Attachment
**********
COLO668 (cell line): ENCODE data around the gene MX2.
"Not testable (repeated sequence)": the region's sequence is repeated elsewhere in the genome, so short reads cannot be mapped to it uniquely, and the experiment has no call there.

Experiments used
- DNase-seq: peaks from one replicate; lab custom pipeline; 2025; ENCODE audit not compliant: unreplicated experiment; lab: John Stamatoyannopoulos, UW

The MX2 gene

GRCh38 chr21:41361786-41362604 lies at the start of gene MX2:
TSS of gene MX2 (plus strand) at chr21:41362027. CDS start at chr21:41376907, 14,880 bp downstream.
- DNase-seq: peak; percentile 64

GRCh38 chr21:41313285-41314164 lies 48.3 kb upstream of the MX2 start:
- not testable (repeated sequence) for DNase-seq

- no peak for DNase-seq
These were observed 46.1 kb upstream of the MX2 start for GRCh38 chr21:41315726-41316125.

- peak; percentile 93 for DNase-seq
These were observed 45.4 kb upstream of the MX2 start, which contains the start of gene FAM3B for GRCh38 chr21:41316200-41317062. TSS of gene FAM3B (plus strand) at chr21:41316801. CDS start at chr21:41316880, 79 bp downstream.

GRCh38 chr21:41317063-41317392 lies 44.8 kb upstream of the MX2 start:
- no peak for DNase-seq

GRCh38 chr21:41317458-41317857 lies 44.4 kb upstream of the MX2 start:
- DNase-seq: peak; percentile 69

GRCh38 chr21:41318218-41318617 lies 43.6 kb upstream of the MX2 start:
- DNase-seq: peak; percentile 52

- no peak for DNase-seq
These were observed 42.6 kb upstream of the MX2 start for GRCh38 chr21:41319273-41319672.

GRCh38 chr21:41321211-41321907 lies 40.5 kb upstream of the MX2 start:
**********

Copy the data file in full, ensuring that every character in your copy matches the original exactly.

COLO668 (cell line): ENCODE data around the gene MX2.
"Not testable (repeated sequence)": the region's sequence is repeated elsewhere in the genome, so short reads cannot be mapped to it uniquely, and the experiment has no call there.

Experiments used
- DNase-seq: peaks from one replicate; lab custom pipeline; 2025; ENCODE audit not compliant: unreplicated experiment; lab: John Stamatoyannopoulos, UW

The MX2 gene

GRCh38 chr21:41361786-41362604 lies at the start of gene MX2:
TSS of gene MX2 (plus strand) at chr21:41362027. CDS start at chr21:41376907, 14,880 bp downstream.
- DNase-seq: peak; percentile 64

GRCh38 chr21:41313285-41314164 lies 48.3 kb upstream of the MX2 start:
- not testable (repeated sequence) for DNase-seq

- no peak for DNase-seq
These were observed 46.1 kb upstream of the MX2 start for GRCh38 chr21:41315726-41316125.

- peak; percentile 93 for DNase-seq
These were observed 45.4 kb upstream of the MX2 start, which contains the start of gene FAM3B for GRCh38 chr21:41316200-41317062. TSS of gene FAM3B (plus strand) at chr21:41316801. CDS start at chr21:41316880, 79 bp downstream.

GRCh38 chr21:41317063-41317392 lies 44.8 kb upstream of the MX2 start:
- no peak for DNase-seq

GRCh38 chr21:41317458-41317857 lies 44.4 kb upstream of the MX2 start:
- DNase-seq: peak; percentile 69

GRCh38 chr21:41318218-41318617 lies 43.6 kb upstream of the MX2 start:
- DNase-seq: peak; percentile 52

- no peak for DNase-seq
These were observed 42.6 kb upstream of the MX2 start for GRCh38 chr21:41319273-41319672.

GRCh38 chr21:41321211-41321907 lies 40.5 kb upstream of the MX2 start: